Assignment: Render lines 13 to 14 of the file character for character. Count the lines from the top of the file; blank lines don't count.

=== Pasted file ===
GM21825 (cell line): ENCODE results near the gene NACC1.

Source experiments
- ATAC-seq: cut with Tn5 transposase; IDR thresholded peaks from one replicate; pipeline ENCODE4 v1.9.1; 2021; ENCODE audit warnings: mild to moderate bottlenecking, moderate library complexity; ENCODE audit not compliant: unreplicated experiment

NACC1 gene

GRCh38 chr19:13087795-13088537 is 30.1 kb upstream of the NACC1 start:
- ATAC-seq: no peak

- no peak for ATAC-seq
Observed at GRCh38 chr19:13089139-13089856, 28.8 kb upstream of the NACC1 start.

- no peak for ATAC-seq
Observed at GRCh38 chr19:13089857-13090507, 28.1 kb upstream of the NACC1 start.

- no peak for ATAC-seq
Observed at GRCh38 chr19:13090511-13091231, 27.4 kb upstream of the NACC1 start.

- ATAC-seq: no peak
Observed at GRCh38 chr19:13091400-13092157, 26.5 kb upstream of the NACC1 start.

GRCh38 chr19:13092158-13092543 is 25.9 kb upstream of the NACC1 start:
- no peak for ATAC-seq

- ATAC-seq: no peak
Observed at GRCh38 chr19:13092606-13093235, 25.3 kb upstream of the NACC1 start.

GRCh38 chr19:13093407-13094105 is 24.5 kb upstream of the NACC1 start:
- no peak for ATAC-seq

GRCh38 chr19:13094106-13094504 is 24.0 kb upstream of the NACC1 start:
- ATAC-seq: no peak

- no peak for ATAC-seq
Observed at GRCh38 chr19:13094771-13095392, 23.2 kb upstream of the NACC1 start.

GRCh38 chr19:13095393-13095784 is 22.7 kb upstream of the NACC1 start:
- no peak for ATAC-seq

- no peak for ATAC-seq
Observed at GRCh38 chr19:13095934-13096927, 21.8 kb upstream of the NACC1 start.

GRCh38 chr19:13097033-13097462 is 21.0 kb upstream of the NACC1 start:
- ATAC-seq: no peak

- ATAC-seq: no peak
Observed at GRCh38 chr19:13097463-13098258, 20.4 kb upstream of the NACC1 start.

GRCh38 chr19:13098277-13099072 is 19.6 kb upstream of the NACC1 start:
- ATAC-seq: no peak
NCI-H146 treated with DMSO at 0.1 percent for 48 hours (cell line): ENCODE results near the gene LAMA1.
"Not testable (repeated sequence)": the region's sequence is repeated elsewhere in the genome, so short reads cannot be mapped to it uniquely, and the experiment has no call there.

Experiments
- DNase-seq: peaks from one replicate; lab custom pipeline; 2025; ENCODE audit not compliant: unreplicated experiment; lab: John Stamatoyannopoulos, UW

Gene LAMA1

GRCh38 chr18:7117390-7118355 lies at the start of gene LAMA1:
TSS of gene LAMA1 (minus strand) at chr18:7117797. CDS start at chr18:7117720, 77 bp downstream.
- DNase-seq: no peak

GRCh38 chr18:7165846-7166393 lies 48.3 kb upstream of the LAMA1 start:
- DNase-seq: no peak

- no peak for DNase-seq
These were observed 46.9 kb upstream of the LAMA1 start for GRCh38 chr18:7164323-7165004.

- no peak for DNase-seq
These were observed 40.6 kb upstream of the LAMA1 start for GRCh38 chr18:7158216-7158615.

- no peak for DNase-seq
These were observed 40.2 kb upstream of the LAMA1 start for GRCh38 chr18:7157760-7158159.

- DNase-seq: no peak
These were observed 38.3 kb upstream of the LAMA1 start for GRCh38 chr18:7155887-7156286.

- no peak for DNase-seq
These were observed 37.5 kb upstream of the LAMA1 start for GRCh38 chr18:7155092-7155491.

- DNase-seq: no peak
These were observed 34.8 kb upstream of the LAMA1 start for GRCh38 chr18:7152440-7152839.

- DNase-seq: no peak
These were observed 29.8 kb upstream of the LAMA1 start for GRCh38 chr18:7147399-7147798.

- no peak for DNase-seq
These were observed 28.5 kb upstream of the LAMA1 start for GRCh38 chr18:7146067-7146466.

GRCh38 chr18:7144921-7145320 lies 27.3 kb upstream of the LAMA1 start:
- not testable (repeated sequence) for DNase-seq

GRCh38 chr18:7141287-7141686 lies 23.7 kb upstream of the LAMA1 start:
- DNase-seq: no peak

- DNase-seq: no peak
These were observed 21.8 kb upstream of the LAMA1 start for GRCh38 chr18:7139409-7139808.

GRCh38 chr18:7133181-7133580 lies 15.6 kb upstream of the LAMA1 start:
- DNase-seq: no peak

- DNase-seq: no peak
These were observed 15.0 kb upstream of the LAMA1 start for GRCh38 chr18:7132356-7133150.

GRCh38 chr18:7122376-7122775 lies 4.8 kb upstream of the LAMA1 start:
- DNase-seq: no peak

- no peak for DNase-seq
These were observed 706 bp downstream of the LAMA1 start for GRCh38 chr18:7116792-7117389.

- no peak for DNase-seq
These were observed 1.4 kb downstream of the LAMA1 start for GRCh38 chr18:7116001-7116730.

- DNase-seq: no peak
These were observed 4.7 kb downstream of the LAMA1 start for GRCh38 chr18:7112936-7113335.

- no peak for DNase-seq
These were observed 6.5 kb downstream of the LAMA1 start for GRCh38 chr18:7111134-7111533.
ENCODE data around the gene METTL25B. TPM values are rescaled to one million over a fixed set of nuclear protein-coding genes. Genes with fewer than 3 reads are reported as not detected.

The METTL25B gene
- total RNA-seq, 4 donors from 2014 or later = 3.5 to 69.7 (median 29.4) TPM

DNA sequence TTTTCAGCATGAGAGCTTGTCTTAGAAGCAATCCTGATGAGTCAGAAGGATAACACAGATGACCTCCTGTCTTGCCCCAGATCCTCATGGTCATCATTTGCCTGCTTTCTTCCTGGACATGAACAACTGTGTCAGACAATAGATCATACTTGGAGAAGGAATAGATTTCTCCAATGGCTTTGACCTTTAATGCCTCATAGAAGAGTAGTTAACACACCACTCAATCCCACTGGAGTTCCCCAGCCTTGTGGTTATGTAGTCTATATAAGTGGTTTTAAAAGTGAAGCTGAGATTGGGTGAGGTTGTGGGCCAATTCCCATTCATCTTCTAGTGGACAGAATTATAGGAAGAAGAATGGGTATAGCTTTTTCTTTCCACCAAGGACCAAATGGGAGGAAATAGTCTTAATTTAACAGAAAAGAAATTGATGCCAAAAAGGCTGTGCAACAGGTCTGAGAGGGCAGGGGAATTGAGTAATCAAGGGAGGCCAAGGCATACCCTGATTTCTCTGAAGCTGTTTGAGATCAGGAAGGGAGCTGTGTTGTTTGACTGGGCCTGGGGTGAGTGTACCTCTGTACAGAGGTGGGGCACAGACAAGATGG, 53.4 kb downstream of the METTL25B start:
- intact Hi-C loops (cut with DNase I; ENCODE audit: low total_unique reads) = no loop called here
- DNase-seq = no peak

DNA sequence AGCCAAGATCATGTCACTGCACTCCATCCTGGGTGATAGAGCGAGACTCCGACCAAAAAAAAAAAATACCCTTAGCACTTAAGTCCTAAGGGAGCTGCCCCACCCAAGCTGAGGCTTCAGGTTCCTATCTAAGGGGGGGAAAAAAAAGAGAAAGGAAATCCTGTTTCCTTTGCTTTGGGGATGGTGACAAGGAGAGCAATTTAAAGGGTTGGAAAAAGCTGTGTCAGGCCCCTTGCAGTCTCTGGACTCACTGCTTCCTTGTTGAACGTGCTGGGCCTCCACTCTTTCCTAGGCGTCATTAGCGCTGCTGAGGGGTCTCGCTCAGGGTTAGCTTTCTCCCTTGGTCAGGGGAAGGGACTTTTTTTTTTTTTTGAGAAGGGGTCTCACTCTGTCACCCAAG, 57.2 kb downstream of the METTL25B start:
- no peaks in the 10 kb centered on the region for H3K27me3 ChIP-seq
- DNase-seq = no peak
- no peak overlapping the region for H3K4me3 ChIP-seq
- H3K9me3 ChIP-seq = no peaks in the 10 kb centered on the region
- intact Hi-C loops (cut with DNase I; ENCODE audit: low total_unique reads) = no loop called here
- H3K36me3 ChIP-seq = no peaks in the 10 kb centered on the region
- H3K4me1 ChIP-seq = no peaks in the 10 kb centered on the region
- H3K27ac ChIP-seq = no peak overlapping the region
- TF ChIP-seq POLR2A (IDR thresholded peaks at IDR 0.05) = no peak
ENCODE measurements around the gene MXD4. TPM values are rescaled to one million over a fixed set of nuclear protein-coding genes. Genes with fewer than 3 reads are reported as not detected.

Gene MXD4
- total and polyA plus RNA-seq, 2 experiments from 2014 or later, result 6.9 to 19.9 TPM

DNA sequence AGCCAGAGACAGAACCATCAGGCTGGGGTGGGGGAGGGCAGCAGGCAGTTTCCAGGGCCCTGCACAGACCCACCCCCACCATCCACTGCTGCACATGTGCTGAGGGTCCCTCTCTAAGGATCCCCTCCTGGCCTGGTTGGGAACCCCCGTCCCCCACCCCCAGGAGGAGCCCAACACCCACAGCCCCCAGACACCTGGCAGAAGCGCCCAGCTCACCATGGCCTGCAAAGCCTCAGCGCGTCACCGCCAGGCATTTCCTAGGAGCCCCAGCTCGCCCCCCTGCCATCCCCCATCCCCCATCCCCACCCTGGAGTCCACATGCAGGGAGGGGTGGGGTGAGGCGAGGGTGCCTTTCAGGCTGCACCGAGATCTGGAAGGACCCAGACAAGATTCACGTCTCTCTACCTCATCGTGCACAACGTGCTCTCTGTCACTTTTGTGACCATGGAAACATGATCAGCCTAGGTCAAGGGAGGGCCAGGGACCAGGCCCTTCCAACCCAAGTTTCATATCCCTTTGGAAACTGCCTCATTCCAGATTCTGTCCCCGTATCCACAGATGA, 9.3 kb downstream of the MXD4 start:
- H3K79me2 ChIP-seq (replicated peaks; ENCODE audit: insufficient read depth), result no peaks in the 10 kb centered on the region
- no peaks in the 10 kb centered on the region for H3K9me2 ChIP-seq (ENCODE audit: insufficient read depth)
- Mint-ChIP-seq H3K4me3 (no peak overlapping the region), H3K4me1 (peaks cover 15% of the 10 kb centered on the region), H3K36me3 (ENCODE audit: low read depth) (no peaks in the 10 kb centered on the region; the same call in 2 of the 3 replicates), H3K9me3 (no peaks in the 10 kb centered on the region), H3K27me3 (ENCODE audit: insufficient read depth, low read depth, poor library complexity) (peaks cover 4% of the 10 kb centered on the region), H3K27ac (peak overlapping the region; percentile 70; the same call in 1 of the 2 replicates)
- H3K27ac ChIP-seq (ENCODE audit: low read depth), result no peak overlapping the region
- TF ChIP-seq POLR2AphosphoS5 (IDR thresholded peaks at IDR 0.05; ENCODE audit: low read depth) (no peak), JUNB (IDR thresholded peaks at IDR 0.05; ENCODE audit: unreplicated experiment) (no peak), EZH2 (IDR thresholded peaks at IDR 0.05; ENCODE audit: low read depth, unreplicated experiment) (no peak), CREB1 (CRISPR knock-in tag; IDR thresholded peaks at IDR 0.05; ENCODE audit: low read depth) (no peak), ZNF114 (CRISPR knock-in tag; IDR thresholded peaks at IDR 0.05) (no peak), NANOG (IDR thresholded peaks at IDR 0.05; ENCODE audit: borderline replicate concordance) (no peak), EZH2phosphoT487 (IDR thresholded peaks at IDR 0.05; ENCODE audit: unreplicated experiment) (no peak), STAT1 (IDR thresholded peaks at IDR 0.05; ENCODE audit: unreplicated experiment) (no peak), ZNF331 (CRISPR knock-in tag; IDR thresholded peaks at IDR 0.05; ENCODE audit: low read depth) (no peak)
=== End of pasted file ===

- ATAC-seq: no peak
Observed at GRCh38 chr19:13091400-13092157, 26.5 kb upstream of the NACC1 start.